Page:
Indian automaker’s plant is latest sign of Detroit comeback

  • market shift
- BILL VLASIC, Michigan

Nov 22, 2017-It has been years since Detroit, birthplace of the American auto industry, was a steady producer of the manufacturing jobs that defined it as the Motor City. But its comeback is entering a new phase.

The latest milestone came Monday, with the announcement of the area’s first new vehicle assembly plant in 25 years. 

And the automaker making it happen is from, of all places, India.

The company, the Mumbai-based Mahindra Group, said it would begin producing off-road recreational and work vehicles at the plant, in Auburn Hills, early next year. 

And it indicated that this might be just a first step in its ambitions for the American market.

 “None of us really know where this journey will take us,” said Rick Haas, chief executive of Mahindra’s North American auto group. “But we are here to expand Mahindra’s auto business in the US”

Moreover, the company’s chairman, Anand G. Mahindra, is taking a cue from another automotive entrepreneur, Elon Musk. Citing the success of Mr. Musk’s electric-car start-up, Tesla, he said the traditional barriers to automotive success had been obliterated.

 “How many people told Elon Musk, ‘You don’t have any hope of getting into the car business’?” he said.

Mahindra is a major producer of cars and trucks in India and South Korea, but until now it was mainly known in the United States as the world’s leading maker of tractors. Mr. Mahindra said Detroit was a focal point for growth for the company’s American businesses, which also include manufacturing electric bikes and scooters.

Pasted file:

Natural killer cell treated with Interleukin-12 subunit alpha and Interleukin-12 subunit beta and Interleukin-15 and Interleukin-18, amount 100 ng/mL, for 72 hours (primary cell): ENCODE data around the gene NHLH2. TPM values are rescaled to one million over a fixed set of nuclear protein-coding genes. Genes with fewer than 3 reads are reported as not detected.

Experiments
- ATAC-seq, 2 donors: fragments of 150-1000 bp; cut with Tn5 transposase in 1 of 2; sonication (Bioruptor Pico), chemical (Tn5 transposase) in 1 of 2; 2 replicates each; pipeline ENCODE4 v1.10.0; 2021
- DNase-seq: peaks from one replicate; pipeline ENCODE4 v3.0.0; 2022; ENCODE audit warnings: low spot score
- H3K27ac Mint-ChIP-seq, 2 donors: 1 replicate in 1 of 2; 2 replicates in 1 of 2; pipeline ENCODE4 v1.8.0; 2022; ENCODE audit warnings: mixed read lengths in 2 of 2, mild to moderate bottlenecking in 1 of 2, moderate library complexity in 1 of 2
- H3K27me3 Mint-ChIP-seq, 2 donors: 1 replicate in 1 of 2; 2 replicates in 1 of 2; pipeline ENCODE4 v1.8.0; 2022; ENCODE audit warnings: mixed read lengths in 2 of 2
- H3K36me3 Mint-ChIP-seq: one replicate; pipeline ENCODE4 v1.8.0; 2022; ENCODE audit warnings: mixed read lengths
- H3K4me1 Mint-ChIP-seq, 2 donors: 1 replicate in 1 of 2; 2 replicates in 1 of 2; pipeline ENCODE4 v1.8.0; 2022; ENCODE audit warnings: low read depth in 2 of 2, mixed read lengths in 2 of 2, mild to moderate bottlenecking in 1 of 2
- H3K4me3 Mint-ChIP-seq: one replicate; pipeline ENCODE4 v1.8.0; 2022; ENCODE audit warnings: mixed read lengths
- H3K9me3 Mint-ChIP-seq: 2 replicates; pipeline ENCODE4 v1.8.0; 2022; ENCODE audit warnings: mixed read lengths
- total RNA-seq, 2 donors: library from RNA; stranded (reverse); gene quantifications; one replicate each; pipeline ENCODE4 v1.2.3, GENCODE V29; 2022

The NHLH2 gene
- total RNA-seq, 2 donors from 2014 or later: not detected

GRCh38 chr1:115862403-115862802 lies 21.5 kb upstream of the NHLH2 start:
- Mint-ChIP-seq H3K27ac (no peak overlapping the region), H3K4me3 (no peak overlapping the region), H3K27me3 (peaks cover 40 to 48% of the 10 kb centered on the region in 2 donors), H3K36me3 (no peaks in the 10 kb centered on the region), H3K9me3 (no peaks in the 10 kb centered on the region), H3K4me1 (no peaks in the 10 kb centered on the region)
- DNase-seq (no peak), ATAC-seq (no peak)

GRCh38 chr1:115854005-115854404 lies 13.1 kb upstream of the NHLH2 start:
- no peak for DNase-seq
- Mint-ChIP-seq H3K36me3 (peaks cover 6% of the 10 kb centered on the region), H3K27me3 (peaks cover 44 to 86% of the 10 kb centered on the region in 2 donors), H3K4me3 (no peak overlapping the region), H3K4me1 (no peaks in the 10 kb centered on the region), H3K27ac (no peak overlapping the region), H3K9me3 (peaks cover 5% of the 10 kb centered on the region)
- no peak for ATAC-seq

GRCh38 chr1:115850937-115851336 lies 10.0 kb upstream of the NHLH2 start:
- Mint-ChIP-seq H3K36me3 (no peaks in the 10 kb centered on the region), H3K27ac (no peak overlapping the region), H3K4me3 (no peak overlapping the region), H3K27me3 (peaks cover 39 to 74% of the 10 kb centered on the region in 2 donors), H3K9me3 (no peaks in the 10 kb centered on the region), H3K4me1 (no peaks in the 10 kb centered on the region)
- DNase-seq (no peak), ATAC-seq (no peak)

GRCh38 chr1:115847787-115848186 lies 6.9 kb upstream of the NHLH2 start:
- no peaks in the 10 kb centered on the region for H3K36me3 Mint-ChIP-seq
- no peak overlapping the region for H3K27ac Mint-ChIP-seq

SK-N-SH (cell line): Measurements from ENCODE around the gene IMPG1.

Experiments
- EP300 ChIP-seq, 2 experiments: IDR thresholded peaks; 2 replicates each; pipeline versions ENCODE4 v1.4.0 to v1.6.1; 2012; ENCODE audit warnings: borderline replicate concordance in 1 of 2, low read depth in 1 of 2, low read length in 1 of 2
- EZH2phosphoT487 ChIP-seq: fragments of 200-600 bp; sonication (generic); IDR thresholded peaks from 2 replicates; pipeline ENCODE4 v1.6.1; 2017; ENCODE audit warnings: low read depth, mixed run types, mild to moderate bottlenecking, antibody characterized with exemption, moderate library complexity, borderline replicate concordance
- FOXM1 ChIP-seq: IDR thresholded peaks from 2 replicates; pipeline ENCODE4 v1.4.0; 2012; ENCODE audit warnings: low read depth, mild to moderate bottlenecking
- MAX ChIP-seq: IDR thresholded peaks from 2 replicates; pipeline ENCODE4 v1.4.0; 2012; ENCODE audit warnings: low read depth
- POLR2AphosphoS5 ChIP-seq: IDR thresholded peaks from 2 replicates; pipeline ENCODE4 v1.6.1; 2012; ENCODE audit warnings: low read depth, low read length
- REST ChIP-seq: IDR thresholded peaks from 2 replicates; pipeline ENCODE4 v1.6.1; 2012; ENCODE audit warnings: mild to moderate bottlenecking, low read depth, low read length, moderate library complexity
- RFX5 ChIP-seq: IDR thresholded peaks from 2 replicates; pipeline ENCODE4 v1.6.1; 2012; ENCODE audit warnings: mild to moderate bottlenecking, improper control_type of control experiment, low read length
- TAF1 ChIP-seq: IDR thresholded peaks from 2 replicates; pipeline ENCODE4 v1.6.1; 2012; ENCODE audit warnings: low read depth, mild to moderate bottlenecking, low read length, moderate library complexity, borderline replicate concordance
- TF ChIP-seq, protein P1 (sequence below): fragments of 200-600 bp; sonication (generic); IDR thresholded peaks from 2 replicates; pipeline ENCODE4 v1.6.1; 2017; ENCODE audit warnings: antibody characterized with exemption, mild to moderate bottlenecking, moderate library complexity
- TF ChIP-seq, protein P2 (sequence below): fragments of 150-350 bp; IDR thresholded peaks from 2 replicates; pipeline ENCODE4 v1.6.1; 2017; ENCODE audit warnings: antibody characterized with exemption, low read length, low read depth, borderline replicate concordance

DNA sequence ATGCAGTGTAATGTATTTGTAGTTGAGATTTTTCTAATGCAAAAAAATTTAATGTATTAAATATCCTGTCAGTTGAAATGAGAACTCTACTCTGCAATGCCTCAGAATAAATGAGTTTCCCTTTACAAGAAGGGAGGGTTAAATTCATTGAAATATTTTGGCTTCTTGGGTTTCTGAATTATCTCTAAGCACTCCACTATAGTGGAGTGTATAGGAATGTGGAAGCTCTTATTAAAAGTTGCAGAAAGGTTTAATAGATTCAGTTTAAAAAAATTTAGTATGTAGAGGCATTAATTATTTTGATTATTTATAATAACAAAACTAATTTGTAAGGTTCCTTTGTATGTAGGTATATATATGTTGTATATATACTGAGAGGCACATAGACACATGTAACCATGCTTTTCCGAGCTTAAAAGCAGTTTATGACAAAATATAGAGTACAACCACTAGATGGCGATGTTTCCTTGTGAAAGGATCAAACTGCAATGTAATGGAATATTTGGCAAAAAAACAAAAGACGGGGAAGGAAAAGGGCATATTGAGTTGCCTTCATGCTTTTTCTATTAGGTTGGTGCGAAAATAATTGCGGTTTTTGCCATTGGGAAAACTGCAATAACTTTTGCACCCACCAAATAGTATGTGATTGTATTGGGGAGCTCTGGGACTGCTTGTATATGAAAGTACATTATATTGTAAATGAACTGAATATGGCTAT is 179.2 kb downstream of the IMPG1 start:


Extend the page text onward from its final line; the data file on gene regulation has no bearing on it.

“We have a responsibility to contribute to the resurgence of Detroit,” Mr. Mahindra said at the plant’s opening ceremony. “That means jobs, and that means investment.”

While the planned production volume pales in comparison with the output of large, mainstream auto plants, the factory underscores that the Detroit area is again attracting automotive investment.

The region is still a prime source of engineering talent and manufacturing know-how, as well as a technology incubator for electric cars and self-driving systems. Mahindra already has a design and engineering center in Troy, half an hour north of Detroit, that turns out prototypes of future vehicles.

Other foreign companies have also made big investments in the Detroit area and throughout the upper Midwest. Chinese firms have bought a former General Motors steering-gear division in Saginaw, Michigan, and an automotive glass plant in Moraine, Ohio. 

One of the largest auto suppliers in Detroit is the Indian firm Sakthi Automotive, which is expanding its operations into a long-shuttered high school on the city’s hardscrabble southwest side.

Detroit’s mayor, Mike Duggan, has made rebuilding the city’s depressed industrial base a priority, and last year lured the auto-parts supplier Flex-N-Gate—owned by a Pakistani native, Shahid Khan—to construct a $95 million factory near downtown.

 “It’s the kind of development that Detroit has not been able to compete for in recent 

years,” Mr. Duggan said at the plant’s groundbreaking last year. “But we are starting to compete now.”

Mahindra’s footprint in the Detroit area is small so far, with $230 million invested in the plant, the technical center and two related operations that employ about 270 people combined. 

The Auburn Hills site where the company is building its factory, in Detroit’s northern suburbs, had been empty for years after housing an engineering firm.

The company expects to build about 5,000 off-road vehicles in the plant’s first year, then add capacity to more than double the volume.

—©2017 THE NEW YORK TIMES

Published: 22-11-2017 08:23

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